Comparing Github and BitBucket

There are a lot of advantages to using a distributed revision control system as opposed to centralized. There are also some down sides, mostly in that it can be a bit more confusing to manage. A centralized web interface however seems to solve that problem quite nicely.

Currently there are two major competitors in that space, Github and Bitbucket, that manage Git and Mercurial repositories respectively. I’ve used Github for a while and recently have really started using Bitbucket and I thought I’d share some thoughts and comparisons of the two. There are a lot of blogs that compare Git and Mercurial, but this is not one of those blogs. I personally have a preference for mercurial, but for admittedly stupid reasons like it was written in python and the syntax more closely resembles SVN which I’ve become used to. To me, a major differentiator in choosing one over the other is the interface or ‘hub’ that manages it.

Below is my item by item lineup showing the differences between GitHub and Bitbucket

GitHub BitBucket
pull requests yes yes
forking yes yes
command instructions yes yes
distributed revision control yes yes
network graph yes no
inline editing yes no
developer profiles yes yes
wiki yes yes
issues yes yes
rss feeds yes yes
source browser yes yes
monthly price cheap cheaper
free private projects 0 1
# of users lots not lots
happy hours in SF no

There really aren’t a lot of differences.  Personally, I actively use both. Learning both is easy as the syntax difference between the two revision control systems is minimal and both hub interfaces are very similar.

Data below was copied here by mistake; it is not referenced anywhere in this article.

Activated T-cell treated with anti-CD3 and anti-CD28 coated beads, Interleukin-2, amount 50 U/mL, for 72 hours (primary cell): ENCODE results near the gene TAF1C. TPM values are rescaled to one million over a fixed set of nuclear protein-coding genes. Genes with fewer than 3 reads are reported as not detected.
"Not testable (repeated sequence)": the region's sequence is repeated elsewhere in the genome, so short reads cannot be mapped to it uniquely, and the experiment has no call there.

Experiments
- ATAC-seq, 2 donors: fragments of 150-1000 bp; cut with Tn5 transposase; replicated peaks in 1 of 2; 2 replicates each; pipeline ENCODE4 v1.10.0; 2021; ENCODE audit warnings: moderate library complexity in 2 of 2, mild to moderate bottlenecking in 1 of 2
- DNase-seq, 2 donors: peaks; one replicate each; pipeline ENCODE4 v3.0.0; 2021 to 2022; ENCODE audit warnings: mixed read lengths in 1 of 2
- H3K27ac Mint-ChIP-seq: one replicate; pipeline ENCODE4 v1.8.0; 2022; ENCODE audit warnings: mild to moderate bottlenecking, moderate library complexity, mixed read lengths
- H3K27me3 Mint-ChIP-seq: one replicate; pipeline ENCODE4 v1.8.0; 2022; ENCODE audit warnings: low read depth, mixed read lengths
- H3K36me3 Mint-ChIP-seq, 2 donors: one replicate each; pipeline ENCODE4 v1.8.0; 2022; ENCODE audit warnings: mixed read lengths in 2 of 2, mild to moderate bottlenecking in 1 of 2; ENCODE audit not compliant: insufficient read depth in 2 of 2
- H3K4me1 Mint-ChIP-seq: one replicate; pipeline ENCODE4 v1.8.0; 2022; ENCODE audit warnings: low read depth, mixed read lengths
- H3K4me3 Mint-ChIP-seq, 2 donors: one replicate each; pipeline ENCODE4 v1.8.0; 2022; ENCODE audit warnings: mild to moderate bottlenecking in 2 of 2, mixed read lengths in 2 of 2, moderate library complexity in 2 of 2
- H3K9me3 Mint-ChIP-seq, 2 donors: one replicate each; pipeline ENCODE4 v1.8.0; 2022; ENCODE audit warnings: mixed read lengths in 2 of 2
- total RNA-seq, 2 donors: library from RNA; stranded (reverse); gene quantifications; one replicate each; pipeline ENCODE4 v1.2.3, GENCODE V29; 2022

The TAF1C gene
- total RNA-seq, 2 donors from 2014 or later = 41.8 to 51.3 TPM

I use git for open projects like TwitTornado where privacy is not an issue and where I’d like to get more developers involved. Its really got a fantastic social network of hackers.

I use bitbucket for my private repositories as it allows 1 free private repository (per user) and has cheaper monthly rates.

I hope this helps others make a decision between the two and try both of them out. Let me know in the comments if I’ve left any parameters out of the table above and I’ll add them in.

  1. Alfred said:


  2. Paulo Abreu said:

    You may have the private repositories you want with bitbucket, for free. You pay by user, not by repository.

  3. mark said:

    you have the URL of but that leads to some random blog… I think the right URL for the BitBucket by Atlassian is

  4. Guest said:

    Useful stuff, saved me a lot of hassle.

  5. perwiklander said:

    Time for an update now that BitBucket has git repositories?

  6. Dave Merrill said:

    And unlimited private repositories, as noted by @Paulo Abreu. Advantage BitBucket by a mile in that regard.

  7. @Dave, that’s a recent development, at the time of writing this they had different limits. But right now Bitbucket sure looks good, I moved 2 repos to BB private ones, perfect stuff. Took me 10 minutes to sort that out. I sure like BitBucket.

    One bad aspect of Github is that as a paying user, you don’t get priority over free ones or even a more stable platform. They are the victim of the collaboration mania… Useless/stale forks tying up diskspace. I find the github search underperforming. When I search for my own public repo with keywords that are in the file it doesn’t show up. I tried adding a few very disctinct words in my descriptions to no avail. Github should make the search perform better. In that regard I have done such searches on BitBucket and it’s more or less the same, looking for a keyword from the projects README’s (any flavor) can’t be done.

    Both searches suck. Find a relevant PHP class using their systems in much harder than on sourceforge for example. If I cannot find my repo myself, who will ? It might not be popular, hence it probably never will if noone gets a chance to discover it.

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